For Our PR Friends: New Embargo Policy

As you may have seen, TechCrunch, the Wall Street Journal and others have introduced new policies regarding embargoes. Inspired somewhat by them but mainly by our own experiences, The BTN Group editors now have a new practice on embargoes.

We will agree to an embargo on a case-by-case basis, as approved by yours truly. Pitch them to us at your own risk. In other words, if you suggest an embargo and we do not agree to it, I will not restrict our reporters from trying to chase down the information from our sources (still giving the companies in question an opportunity to respond officially, as always). You are free to schedule interviews in advance with executives without saying why, but again, please do not be offended if we print a story ahead of when you intended it to come out. In case it doesn't go without saying, any information sent to us "under embargo," if we did not first agree to an embargo, is fair game for us to use.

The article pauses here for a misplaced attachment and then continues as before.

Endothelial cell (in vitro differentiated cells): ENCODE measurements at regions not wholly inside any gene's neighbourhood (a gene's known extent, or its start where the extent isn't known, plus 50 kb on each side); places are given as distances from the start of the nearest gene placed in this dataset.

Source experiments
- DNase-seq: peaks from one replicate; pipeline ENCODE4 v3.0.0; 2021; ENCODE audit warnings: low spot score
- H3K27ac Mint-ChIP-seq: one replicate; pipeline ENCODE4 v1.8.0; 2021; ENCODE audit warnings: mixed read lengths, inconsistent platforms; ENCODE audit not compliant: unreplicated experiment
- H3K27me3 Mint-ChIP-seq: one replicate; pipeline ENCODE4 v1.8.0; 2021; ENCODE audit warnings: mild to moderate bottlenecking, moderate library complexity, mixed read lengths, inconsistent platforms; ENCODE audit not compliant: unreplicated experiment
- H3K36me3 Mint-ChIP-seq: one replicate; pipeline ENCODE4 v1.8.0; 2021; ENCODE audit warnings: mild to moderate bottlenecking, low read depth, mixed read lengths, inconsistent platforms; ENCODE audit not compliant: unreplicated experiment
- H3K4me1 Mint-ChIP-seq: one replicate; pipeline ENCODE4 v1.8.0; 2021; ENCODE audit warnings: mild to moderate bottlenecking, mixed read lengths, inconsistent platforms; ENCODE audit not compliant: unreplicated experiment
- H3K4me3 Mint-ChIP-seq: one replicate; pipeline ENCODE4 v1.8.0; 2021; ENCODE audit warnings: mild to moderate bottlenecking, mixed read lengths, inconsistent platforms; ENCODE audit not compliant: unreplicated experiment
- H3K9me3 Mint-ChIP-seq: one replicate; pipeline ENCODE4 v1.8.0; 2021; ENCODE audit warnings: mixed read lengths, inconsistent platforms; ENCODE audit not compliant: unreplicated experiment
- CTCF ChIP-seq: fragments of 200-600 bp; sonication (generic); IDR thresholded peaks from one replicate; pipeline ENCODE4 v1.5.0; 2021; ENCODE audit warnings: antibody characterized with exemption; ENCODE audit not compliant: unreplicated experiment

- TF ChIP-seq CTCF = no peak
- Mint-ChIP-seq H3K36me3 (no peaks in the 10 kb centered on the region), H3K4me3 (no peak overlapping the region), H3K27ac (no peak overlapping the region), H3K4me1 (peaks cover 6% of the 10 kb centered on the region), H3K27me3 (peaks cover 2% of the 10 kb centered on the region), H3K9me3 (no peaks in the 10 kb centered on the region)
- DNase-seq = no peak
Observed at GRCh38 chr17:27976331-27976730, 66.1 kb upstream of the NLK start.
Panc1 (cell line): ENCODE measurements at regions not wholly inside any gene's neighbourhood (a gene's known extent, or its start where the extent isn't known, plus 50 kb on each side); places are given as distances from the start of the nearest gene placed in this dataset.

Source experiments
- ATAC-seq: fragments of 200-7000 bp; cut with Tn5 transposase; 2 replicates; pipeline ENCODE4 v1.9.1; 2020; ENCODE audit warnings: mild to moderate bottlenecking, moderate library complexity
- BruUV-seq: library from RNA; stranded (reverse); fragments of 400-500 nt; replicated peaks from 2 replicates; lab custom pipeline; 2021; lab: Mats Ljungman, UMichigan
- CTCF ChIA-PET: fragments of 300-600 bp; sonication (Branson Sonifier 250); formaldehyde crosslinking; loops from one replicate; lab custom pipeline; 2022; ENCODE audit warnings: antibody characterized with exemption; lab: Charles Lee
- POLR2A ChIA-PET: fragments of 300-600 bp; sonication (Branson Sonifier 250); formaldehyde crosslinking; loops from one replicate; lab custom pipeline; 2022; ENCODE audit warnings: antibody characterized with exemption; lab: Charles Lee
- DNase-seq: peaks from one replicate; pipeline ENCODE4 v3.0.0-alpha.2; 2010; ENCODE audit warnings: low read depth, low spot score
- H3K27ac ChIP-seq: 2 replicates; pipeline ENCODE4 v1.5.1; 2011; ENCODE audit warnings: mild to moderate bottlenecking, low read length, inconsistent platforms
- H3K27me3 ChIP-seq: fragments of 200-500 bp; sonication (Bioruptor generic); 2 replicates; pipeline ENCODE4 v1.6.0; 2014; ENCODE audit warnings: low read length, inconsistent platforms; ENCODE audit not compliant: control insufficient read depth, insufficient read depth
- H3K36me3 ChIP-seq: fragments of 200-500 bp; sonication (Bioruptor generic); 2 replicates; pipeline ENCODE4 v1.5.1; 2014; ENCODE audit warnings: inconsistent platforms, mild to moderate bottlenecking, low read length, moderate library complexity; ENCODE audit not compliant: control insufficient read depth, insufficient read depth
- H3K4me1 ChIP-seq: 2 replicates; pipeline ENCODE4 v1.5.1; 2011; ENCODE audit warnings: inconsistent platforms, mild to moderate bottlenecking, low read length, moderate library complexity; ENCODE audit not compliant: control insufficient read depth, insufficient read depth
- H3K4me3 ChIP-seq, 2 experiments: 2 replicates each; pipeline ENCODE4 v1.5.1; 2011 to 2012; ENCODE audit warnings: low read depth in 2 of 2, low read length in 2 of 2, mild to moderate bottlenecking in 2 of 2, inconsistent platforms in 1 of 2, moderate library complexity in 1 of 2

Why are we doing this? Too many embargoes are broken by other publishing companies (mistakenly or otherwise) and too many times when we have agreed to them, it turns out we would have learned about the story from our sources anyway. Recently, we have received press releases with an embargo listed at the top, but no request for us to agree to it. In other cases, we are comfortable with our ability to respond to news when it's announced.

I'd be happy to answer any questions. I'm sorry if this puts you in a difficult position. We remain open to embargoes on occasion, mainly when the information is provided to us exclusively.

~ Jay Campbell